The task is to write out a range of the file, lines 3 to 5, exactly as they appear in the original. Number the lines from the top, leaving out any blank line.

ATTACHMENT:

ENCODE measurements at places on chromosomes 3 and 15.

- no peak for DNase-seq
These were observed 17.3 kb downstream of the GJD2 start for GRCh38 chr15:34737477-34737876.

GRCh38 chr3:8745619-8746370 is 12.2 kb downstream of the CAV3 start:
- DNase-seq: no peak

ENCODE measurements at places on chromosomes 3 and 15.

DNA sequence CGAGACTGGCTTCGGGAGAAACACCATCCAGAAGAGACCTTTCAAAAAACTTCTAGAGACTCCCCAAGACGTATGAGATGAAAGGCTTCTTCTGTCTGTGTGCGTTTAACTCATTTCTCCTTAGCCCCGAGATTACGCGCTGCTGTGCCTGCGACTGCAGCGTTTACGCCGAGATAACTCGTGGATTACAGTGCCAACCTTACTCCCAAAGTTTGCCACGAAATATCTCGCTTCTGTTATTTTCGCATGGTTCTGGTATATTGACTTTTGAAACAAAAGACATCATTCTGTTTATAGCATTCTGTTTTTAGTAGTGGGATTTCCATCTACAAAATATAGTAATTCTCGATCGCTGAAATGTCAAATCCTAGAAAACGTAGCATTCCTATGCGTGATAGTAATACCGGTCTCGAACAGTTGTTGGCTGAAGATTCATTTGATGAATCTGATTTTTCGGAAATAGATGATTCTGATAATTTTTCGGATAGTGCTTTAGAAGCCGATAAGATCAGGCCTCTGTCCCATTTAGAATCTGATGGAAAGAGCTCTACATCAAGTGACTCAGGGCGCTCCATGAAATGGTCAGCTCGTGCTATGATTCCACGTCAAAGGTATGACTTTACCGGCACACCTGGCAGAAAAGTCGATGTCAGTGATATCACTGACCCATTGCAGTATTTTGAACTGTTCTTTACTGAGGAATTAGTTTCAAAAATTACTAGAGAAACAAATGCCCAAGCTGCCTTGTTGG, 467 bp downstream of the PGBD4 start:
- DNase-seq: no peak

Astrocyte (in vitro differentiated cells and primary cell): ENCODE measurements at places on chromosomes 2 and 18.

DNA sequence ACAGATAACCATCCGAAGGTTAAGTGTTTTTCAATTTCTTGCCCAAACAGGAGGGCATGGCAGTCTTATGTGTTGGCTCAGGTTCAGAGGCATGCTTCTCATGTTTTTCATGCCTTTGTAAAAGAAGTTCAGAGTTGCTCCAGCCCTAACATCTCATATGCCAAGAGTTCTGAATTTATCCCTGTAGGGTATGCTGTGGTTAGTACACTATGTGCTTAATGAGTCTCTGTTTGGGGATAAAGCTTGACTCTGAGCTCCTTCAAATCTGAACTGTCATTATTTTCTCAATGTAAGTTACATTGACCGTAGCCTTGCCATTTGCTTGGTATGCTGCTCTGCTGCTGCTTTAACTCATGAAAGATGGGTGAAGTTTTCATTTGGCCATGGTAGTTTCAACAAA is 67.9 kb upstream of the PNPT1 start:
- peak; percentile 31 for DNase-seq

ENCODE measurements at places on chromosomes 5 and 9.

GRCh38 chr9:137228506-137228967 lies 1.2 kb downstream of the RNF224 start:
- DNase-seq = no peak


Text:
These were observed 17.3 kb downstream of the GJD2 start for GRCh38 chr15:34737477-34737876.

GRCh38 chr3:8745619-8746370 is 12.2 kb downstream of the CAV3 start:
- DNase-seq: no peak